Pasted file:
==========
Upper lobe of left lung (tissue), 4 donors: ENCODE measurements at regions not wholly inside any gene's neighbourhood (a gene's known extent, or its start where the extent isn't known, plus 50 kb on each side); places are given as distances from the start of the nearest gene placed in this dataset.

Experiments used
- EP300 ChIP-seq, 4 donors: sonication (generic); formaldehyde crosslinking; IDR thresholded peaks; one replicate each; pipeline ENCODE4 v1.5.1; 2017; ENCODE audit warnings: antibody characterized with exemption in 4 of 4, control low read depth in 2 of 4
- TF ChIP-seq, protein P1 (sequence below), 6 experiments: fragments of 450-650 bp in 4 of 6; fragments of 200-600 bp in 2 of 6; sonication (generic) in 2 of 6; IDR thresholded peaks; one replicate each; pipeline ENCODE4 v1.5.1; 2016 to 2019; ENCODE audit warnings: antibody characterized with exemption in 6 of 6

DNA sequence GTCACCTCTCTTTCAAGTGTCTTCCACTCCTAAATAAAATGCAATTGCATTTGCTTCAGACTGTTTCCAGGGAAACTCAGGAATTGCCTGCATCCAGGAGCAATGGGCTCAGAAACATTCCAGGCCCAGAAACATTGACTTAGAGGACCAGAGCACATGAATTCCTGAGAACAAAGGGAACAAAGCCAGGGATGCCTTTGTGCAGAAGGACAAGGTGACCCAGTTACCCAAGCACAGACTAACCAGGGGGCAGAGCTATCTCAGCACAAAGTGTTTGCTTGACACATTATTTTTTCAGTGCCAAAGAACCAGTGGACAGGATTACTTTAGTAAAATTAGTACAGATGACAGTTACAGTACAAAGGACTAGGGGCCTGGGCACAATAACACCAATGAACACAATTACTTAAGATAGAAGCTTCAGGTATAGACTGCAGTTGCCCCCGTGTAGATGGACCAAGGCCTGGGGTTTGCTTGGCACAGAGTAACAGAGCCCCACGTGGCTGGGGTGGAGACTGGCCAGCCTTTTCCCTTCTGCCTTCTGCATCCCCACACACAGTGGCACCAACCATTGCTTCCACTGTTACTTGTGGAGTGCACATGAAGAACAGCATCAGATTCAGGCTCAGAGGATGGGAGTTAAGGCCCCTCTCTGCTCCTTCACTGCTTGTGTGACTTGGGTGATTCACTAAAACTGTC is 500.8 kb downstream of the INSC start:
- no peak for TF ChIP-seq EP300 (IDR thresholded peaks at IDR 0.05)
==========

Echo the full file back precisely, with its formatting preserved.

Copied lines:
Upper lobe of left lung (tissue), 4 donors: ENCODE measurements at regions not wholly inside any gene's neighbourhood (a gene's known extent, or its start where the extent isn't known, plus 50 kb on each side); places are given as distances from the start of the nearest gene placed in this dataset.

Experiments used
- EP300 ChIP-seq, 4 donors: sonication (generic); formaldehyde crosslinking; IDR thresholded peaks; one replicate each; pipeline ENCODE4 v1.5.1; 2017; ENCODE audit warnings: antibody characterized with exemption in 4 of 4, control low read depth in 2 of 4
- TF ChIP-seq, protein P1 (sequence below), 6 experiments: fragments of 450-650 bp in 4 of 6; fragments of 200-600 bp in 2 of 6; sonication (generic) in 2 of 6; IDR thresholded peaks; one replicate each; pipeline ENCODE4 v1.5.1; 2016 to 2019; ENCODE audit warnings: antibody characterized with exemption in 6 of 6

DNA sequence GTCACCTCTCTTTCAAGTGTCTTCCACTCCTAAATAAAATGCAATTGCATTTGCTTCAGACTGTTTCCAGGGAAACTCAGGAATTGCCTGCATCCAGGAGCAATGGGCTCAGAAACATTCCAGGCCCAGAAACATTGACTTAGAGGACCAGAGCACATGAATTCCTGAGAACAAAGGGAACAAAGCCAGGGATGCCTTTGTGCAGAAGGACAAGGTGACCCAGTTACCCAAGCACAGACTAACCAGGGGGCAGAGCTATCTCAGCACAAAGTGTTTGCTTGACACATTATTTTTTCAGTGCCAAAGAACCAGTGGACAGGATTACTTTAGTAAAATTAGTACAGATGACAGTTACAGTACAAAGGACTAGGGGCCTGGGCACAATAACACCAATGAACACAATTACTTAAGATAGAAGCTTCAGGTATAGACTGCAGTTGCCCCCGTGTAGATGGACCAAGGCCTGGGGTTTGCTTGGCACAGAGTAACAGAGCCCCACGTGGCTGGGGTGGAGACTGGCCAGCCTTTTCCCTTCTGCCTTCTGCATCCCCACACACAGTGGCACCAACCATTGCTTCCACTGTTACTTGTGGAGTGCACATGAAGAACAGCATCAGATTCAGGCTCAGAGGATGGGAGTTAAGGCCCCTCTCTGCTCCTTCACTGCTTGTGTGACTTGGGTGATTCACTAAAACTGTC is 500.8 kb downstream of the INSC start:
- no peak for TF ChIP-seq EP300 (IDR thresholded peaks at IDR 0.05)